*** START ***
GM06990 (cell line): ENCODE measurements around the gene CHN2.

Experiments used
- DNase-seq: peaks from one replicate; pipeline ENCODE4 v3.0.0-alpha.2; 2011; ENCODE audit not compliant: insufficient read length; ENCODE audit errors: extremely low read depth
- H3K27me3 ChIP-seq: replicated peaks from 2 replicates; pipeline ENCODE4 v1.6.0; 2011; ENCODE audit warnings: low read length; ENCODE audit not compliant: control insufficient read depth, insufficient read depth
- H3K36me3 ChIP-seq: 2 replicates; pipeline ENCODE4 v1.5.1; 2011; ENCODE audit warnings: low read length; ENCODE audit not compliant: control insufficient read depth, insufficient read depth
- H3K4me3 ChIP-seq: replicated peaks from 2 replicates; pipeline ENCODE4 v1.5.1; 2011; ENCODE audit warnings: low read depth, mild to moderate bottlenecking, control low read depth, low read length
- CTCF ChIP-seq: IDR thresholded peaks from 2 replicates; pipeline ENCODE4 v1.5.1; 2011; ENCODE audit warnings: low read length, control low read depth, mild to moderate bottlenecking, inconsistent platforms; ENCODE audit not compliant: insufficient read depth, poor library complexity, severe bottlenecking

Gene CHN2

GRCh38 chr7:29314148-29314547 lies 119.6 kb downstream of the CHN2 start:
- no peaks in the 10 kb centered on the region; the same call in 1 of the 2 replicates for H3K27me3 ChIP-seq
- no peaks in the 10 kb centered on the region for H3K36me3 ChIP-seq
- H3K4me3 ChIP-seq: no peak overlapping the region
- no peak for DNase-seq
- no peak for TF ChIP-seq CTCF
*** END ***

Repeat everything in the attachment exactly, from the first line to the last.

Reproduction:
GM06990 (cell line): ENCODE measurements around the gene CHN2.

Experiments used
- DNase-seq: peaks from one replicate; pipeline ENCODE4 v3.0.0-alpha.2; 2011; ENCODE audit not compliant: insufficient read length; ENCODE audit errors: extremely low read depth
- H3K27me3 ChIP-seq: replicated peaks from 2 replicates; pipeline ENCODE4 v1.6.0; 2011; ENCODE audit warnings: low read length; ENCODE audit not compliant: control insufficient read depth, insufficient read depth
- H3K36me3 ChIP-seq: 2 replicates; pipeline ENCODE4 v1.5.1; 2011; ENCODE audit warnings: low read length; ENCODE audit not compliant: control insufficient read depth, insufficient read depth
- H3K4me3 ChIP-seq: replicated peaks from 2 replicates; pipeline ENCODE4 v1.5.1; 2011; ENCODE audit warnings: low read depth, mild to moderate bottlenecking, control low read depth, low read length
- CTCF ChIP-seq: IDR thresholded peaks from 2 replicates; pipeline ENCODE4 v1.5.1; 2011; ENCODE audit warnings: low read length, control low read depth, mild to moderate bottlenecking, inconsistent platforms; ENCODE audit not compliant: insufficient read depth, poor library complexity, severe bottlenecking

Gene CHN2

GRCh38 chr7:29314148-29314547 lies 119.6 kb downstream of the CHN2 start:
- no peaks in the 10 kb centered on the region; the same call in 1 of the 2 replicates for H3K27me3 ChIP-seq
- no peaks in the 10 kb centered on the region for H3K36me3 ChIP-seq
- H3K4me3 ChIP-seq: no peak overlapping the region
- no peak for DNase-seq
- no peak for TF ChIP-seq CTCF